Employee Engagement - What is it Good for? Absolutely Everything!

The economic turmoil that began in 2007 has left its indelible mark on individuals, families, companies and entire industries. Do you know anyone who has not seen a family member, friend, neighbor or former colleague impacted by the loss of a job or even several jobs over the course of the past five years?

Initially, surviving a downsizing in a massive company restructuring was enough to keep employees from jumping ship and feeling lucky they still had a job. Most employees were in a constant state of apprehension and uncertainty.

It didn’t appear to be “safe” in any industry, even if an employee seriously considered making a change amid mounting layoffs and company closings. However, feeling safe after learning you aren’t losing your job does not equal a fully engaged employee.

Fast forward to 2012 and we are facing a less volatile economic situation. As the economy slowly improves, are the rules of engagement changing? In a 2012 Global Workforce Study by Towers Watson, only about one third (35%) of more than 32,000 full-time workers participating in the study reported being highly engaged.

According to Towers Watson, most employees have been doing more with a lot less. They suggest that companies are at a “critical tipping point in their ability to maintain engagement over time.” Key themes emerging from the study include:

  • Retaining employees depends a lot on the quality of their work experience including factors seemingly always in the mix regardless of the economic situation. These factors include career opportunities within the organization, the relationship with the immediate supervisor, and overall work/life balance.
  • Leadership and the level of interest and support coming from executives is critical.  The leader behaviors and actions most important to employees are: “being able to grow the business, showing sincere interest in the employee’s well-being, behaving consistently with the organization’s core values and earning the employees’ trust and confidence.”
  • Job security is taking precedence over almost everything else and stress and anxiety about the future are prevalent.

No real surprises! However, one overlooked element in the engagement dialogue is the engagement of executives themselves. So much has been theorized, researched and written about what executives can do to engage employees but much less has focused on executive engagement itself. If a key concept in this dialogue is sustainable engagement, then one focus should be the engagement of executives who, in turn, can have a dramatic effect on the engagement (or lack thereof) of large numbers of employees.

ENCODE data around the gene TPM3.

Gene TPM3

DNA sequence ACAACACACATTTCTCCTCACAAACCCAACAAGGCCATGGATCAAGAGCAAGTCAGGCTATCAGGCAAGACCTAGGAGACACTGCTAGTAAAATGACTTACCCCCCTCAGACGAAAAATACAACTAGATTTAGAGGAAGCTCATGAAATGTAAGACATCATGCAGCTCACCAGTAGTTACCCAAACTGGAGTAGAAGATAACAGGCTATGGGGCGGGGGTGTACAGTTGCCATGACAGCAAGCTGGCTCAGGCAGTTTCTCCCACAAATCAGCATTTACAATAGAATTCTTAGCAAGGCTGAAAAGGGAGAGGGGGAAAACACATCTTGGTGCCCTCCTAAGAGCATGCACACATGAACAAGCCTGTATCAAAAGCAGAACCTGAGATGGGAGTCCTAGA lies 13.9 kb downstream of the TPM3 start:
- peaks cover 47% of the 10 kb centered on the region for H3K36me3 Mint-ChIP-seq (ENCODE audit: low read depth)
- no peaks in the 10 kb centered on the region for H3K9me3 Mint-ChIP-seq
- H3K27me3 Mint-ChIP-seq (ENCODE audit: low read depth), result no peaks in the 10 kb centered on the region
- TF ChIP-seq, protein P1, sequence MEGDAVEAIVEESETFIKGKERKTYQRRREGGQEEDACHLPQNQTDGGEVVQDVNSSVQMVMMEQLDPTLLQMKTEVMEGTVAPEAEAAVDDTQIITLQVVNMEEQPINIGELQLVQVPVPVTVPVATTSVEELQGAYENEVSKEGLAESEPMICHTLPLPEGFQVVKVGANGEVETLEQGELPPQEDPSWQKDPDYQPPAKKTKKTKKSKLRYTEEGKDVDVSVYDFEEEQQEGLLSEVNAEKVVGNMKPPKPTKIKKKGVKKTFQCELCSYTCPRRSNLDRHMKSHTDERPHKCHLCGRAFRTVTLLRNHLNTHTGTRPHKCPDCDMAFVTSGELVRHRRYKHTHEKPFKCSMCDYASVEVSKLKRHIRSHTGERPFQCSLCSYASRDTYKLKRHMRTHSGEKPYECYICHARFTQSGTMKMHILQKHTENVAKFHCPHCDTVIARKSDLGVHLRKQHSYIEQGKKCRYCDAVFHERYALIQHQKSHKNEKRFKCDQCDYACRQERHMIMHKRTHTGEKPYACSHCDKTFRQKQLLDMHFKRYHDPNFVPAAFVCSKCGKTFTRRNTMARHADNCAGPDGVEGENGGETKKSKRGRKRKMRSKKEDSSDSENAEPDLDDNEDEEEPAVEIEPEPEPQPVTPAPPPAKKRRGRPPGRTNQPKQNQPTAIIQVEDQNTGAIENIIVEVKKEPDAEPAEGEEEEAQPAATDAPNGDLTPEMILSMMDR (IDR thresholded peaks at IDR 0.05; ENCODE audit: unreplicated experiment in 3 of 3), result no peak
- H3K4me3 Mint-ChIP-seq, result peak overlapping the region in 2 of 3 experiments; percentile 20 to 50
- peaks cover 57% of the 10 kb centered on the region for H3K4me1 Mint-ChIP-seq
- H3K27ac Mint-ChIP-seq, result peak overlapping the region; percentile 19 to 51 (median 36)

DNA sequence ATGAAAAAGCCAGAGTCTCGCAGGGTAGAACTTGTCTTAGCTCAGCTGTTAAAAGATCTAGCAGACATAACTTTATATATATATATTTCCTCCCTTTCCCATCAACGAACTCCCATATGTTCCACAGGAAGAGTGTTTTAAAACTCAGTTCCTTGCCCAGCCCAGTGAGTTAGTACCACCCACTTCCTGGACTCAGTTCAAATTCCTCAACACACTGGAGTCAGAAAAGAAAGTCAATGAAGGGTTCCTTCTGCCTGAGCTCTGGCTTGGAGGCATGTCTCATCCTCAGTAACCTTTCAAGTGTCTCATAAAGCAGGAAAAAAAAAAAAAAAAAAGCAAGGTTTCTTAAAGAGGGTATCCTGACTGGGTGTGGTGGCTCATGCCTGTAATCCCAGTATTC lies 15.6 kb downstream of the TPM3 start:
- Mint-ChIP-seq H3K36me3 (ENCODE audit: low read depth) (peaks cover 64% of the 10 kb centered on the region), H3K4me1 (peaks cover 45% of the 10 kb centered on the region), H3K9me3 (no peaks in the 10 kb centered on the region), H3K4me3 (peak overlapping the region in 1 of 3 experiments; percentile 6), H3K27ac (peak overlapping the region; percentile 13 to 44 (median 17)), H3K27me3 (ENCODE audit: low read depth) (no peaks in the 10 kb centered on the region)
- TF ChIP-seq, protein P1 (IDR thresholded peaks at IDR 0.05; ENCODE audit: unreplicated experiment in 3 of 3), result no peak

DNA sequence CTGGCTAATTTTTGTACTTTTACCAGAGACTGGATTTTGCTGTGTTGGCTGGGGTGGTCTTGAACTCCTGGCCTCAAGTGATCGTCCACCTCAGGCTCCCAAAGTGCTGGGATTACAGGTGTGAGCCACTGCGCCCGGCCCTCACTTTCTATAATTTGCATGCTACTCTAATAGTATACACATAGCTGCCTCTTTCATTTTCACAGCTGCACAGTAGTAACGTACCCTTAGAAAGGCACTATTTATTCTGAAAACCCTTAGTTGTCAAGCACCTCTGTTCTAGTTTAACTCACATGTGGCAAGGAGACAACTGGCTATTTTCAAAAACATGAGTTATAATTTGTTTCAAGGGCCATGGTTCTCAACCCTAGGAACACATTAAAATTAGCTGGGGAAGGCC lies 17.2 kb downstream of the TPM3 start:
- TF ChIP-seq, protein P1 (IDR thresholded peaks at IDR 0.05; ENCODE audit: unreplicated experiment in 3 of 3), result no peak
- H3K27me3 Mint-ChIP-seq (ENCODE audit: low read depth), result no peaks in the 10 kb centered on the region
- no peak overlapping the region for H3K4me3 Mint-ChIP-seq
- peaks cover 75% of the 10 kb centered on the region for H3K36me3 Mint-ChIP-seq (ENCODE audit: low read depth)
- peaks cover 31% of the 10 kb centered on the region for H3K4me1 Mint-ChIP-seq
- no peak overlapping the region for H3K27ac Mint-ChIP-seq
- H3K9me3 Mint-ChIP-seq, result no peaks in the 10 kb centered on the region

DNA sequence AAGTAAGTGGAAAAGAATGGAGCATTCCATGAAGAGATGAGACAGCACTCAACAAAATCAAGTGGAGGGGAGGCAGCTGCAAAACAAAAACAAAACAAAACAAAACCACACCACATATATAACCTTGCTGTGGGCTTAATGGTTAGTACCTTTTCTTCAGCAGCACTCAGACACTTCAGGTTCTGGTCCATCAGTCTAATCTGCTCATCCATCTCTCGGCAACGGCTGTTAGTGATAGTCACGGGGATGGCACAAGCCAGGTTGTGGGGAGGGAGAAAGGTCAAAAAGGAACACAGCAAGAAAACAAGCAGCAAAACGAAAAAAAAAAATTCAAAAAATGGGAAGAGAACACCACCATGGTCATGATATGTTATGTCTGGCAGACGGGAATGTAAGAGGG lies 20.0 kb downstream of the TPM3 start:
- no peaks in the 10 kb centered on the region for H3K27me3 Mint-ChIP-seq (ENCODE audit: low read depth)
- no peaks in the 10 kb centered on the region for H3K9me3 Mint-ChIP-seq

I’m not talking about executive compensation. Surely, many people will say that executives are already being paid or incented too generously. However, ensuring executives are fully engaged in the business and in providing opportunities for growth and development of their staff represents at least one lever to pull in the overall engagement process.

Addressing executive engagement may include developing a formal leadership competency model that defines behaviors appropriate for building engagement. It might also involve, as many companies have seen, executive coaching and on-boarding programs to set the right stage and provide focused individual development to ensure executive level retention and engagement.

Employee engagement hasn’t really changed over the course of the past decade. While it is certainly influenced by the prevailing economic conditions, in the long run, it’s what a company chooses to do or not do with employee engagement issues that will potentially leave them in a bigger hole than the economic situation itself. Having or creating a comprehensive engagement strategy requires looking at executive engagement and the compounding effects it can have on employee engagement in general.  

Ask yourself, what can your company do to keep your executives engaged and energized? 

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  1. Kim's avatar
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    Great article John! Too many times we've seen hypocritical executives...they instruct the masses to do one thing while they do the opposite! Engagement, for me, starts at the top! I'm much more engaged and giving when I have leaders from the top down who are doing the same.
  2. John Madigan's avatar
    John Madigan
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    Thanks for your comment, Kim. I know that in many of my executive coaching assignments, it's easy to see the impact an individual executive's own engagement level has on the entire team.
  3. Nicole's avatar
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    I've seen a couple of times it's the disengaged manager that makes everyone less engaged. Once, it became a terrible place to work. When my manager started this coaching we were very unsure of where that would take us, but it made a difference to the whole's team engagement!
  4. Emile Bons's avatar
    Emile Bons
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    Good article. I would suggest to measure the executives and other employees in different groups (A-B analysis) and determine how the differences look like. You can do so by asking for help for one of those consulting firms out there, you could do that on your own or you could use of the web-applications out there to help you.

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